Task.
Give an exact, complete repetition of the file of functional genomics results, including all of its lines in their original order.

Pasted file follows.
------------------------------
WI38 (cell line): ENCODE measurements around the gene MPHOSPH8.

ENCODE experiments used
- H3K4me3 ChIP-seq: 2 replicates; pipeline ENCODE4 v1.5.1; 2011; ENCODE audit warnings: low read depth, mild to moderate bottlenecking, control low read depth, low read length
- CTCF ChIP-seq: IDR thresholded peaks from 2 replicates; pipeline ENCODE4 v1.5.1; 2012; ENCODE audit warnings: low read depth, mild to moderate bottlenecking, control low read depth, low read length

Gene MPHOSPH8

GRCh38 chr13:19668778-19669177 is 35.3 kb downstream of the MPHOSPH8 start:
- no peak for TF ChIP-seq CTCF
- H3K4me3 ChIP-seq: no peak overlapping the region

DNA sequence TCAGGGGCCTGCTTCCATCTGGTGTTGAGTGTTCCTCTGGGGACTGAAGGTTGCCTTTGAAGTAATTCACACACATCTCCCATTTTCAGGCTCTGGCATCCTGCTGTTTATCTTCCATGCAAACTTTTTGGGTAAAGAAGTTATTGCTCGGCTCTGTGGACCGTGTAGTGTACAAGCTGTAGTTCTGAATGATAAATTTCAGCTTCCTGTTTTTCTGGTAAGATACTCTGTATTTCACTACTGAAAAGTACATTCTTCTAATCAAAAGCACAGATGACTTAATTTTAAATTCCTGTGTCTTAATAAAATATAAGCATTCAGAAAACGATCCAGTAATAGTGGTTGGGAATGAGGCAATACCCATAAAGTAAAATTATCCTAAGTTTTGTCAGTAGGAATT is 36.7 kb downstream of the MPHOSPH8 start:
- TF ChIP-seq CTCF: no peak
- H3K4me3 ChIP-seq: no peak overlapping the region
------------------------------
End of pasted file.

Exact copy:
WI38 (cell line): ENCODE measurements around the gene MPHOSPH8.

ENCODE experiments used
- H3K4me3 ChIP-seq: 2 replicates; pipeline ENCODE4 v1.5.1; 2011; ENCODE audit warnings: low read depth, mild to moderate bottlenecking, control low read depth, low read length
- CTCF ChIP-seq: IDR thresholded peaks from 2 replicates; pipeline ENCODE4 v1.5.1; 2012; ENCODE audit warnings: low read depth, mild to moderate bottlenecking, control low read depth, low read length

Gene MPHOSPH8

GRCh38 chr13:19668778-19669177 is 35.3 kb downstream of the MPHOSPH8 start:
- no peak for TF ChIP-seq CTCF
- H3K4me3 ChIP-seq: no peak overlapping the region

DNA sequence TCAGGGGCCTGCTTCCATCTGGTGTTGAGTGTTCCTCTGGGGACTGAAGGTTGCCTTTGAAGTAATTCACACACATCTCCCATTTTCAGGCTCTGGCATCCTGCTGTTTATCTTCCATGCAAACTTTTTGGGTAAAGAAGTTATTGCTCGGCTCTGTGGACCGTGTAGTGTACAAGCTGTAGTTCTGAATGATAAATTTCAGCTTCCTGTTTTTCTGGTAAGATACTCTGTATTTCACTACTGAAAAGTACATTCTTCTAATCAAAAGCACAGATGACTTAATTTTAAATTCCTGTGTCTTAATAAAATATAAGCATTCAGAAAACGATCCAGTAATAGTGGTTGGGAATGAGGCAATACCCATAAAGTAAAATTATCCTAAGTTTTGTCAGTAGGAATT is 36.7 kb downstream of the MPHOSPH8 start:
- TF ChIP-seq CTCF: no peak
- H3K4me3 ChIP-seq: no peak overlapping the region